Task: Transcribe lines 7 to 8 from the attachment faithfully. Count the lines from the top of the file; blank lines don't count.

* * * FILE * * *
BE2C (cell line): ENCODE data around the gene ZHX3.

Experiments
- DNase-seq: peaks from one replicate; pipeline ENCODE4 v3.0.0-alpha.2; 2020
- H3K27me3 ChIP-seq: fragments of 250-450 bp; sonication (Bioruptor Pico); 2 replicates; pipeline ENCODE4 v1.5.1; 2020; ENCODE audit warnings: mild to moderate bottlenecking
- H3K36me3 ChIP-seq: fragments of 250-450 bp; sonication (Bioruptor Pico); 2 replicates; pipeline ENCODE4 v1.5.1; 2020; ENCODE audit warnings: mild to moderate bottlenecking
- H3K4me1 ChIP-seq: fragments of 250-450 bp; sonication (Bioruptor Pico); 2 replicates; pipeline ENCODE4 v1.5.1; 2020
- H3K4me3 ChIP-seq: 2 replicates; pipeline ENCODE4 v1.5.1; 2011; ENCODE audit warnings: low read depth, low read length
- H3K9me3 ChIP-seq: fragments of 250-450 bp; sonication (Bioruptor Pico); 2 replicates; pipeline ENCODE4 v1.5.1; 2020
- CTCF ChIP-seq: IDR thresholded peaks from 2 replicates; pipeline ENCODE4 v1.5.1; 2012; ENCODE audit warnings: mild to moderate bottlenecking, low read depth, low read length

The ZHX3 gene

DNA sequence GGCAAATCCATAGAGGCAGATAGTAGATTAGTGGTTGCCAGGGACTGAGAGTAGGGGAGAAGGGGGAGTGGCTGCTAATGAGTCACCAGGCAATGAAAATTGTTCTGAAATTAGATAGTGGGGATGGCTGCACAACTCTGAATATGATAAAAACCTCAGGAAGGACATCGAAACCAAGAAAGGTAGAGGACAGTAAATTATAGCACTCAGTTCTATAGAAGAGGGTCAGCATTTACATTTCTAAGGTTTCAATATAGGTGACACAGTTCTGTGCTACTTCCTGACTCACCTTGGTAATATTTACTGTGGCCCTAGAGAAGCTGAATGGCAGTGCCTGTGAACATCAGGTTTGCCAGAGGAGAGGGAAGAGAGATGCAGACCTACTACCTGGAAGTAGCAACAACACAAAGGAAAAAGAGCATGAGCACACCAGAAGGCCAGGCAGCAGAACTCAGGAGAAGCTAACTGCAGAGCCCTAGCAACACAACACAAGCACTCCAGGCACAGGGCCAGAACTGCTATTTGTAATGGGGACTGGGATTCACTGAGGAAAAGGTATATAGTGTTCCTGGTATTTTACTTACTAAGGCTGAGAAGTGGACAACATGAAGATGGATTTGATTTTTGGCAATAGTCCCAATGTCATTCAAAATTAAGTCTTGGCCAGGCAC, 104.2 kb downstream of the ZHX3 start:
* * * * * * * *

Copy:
- H3K4me3 ChIP-seq: 2 replicates; pipeline ENCODE4 v1.5.1; 2011; ENCODE audit warnings: low read depth, low read length
- H3K9me3 ChIP-seq: fragments of 250-450 bp; sonication (Bioruptor Pico); 2 replicates; pipeline ENCODE4 v1.5.1; 2020